Roads to Recovery

The region's organic small farms try to bounce back after Irma.



Irma aftermath:

Most of Florida’s sugar cane crop was knocked down, making it difficult to harvest, while the state’s citrus farmers are expecting losses anywhere from 30 to 70 percent. In our own organic, small-farm backyard, Zenn Naturals in Eustis took a hit to their two high poly tunnel greenhouses, used to protect crops and speed up production, and most of their gardens were demolished in the storm. Co-owner Jenn Schaffner says their micro-greens and tomato starter plants are gone, but “The goats and chickens are fine, and our house is intact.” Their GoFundMe campaign is active now.

Jessica and Jordan Cooper of Sugar Top Farms in Clermont are also raising funds to abate some of the damage from Irma. Their large poly tunnel was also destroyed, as well as almost all of their field crops. They are anticipating returning to the Winter Park Farmers Market on Sept. 23, with produce from their smaller, relatively undamaged tunnels.

Fad Food

You’ll be seeing my overview of new trends in the October Food Adventures issue, but here are a couple of fads hitting the online consciousness that I just can’t resist.

We’re in the midst of Jewish High Holidays, Rosh Hashanah and Yom Kippur, and even though they occur every year (5,778 of them so far on the historical calendar), suddenly the Internet has discovered Jewish food. There are honey recipes galore (honey signifies a sweet new year as well as the fabled Orlando signature dish), and much about braised and saladed veggies, and breads—oh so many breads! Foods that have surreptitiously slipped into popular cuisine without people realizing their Hebrew roots—like foie gras and French chocolate, stuffed zucchini flowers and noodles, sponge cake and fish and chips—are suddenly recognized and very post-worthy. Reminds me of my menu for Thanksgivukkah a few years ago, when Thanksgiving and Hanukkah fell on the same night. Stuffing matzoh ball soup and horseradish mashed potatoes were some of my finest moments.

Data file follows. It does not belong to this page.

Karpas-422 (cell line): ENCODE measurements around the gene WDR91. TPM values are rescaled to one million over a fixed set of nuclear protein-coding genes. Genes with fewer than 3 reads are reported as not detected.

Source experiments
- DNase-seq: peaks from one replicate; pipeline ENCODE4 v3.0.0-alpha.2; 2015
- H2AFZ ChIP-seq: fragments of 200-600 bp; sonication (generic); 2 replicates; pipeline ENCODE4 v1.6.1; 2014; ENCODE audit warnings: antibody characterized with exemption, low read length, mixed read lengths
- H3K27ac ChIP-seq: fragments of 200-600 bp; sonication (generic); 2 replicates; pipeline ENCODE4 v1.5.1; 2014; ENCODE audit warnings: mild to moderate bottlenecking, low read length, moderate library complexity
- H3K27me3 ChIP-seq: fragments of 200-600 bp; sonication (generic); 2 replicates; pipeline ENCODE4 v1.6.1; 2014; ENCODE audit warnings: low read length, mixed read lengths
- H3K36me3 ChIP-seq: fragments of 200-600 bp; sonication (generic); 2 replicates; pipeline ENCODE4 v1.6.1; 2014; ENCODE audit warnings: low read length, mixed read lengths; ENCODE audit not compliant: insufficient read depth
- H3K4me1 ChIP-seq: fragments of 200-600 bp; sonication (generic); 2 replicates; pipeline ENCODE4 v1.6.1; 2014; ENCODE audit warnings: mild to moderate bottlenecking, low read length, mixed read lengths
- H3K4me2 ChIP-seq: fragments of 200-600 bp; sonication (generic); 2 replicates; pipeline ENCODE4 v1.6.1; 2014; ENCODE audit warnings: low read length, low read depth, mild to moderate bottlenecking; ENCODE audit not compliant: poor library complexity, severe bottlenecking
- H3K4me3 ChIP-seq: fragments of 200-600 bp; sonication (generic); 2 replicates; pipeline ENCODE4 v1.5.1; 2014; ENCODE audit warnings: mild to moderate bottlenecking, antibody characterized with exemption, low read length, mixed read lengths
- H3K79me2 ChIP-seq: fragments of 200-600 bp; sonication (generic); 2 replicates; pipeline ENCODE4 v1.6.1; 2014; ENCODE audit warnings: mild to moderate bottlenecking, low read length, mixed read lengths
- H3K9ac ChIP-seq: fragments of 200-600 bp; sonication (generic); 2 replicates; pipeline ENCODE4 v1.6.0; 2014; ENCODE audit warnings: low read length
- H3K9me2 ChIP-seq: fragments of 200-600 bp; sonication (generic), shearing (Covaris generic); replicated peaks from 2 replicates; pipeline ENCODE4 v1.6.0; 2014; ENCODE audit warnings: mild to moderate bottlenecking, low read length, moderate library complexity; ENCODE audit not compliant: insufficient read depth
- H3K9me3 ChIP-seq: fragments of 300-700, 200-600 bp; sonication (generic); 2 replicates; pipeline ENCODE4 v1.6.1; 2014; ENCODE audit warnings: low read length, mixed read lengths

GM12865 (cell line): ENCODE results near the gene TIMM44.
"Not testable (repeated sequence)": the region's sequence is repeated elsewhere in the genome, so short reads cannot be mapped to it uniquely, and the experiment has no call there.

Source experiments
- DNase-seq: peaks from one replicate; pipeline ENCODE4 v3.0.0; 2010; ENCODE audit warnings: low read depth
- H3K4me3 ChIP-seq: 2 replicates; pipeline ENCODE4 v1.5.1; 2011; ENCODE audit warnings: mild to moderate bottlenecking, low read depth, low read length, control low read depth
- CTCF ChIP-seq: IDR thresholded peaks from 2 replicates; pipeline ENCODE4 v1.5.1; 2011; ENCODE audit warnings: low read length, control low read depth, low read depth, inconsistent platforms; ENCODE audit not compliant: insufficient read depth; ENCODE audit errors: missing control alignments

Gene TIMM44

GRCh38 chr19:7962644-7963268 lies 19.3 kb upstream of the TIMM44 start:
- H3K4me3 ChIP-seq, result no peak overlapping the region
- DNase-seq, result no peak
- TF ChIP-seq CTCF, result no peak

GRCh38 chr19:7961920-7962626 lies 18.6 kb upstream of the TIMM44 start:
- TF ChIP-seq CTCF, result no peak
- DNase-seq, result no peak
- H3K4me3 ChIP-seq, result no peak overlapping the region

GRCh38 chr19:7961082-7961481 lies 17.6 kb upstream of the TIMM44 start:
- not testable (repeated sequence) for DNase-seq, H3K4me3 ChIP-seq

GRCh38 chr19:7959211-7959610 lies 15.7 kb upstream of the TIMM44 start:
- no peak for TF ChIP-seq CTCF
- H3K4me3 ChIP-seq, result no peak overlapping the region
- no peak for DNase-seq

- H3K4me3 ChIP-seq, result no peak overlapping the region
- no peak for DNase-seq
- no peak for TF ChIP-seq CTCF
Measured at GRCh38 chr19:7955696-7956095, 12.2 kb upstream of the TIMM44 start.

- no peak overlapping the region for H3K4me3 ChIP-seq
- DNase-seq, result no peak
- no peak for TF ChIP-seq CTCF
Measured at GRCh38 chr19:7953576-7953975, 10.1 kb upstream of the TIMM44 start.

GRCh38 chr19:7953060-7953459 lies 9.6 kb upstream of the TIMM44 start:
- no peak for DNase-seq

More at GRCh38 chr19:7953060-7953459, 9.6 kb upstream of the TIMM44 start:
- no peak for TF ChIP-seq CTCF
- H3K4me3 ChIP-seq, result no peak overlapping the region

The other hot topic is soup. But not just any old broth … what’s being called “drinkable soup. Companies like Fawen, Tio Gazpacho and ZÜPA NOMA are marketing smoothie-like bottles (smoupies?) of veggie-loaded concoctions that have become the latest incarnation of juicing. I can’t help thinking of the legendary Jeno Paulucci’s answer to leftover celery in Sanford: the invention of Chun King Chinese food and Pizza Rolls. Too many vegetables? Make soup!   

Tasteful Travels

I was fortunate enough to find three great books that combine exotic travel, fascinating facts, enticing visuals and amazing food, and I feature them in the September issue of Orlando magazine. The books, Katie Parla and Kristina Gill's Tasting Rome, Naomi Duguid's Taste of Persia and Susan Feniger's Street Food are filled with recipes and stories that take you on a journey of the senses and imagination … and now you can have one of them! We’re offering a book giveaway on social media every other day, starting with Tasting Rome today. Simply click here go to our Facebook page, then like and comment on the current giveaway post and you’ll be entered in the random drawing for that particular book. Winners of the three books will be announced in my Savor Orlando column on September 28.

Stay in touch with Joseph at joseph.hayes@orlandomagazine.com. You can access a comprehensive list of his reviews here!

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Savor Orlando

From fine dining to local hot spots, the latest restaurant news, reviews and more.

About This Blog

For the past 20 years, I've made my living as a features, food and travel writer, playwright and jazz producer. I collect odd facts about Central Florida's food scene, such as College Park once being a pineapple plantation; or where to sample local mead (hint: it's in DeLand). I'd rather eat small tastes than a big meal, and my go-to food is noodles.

Find out more at jrhayes.net

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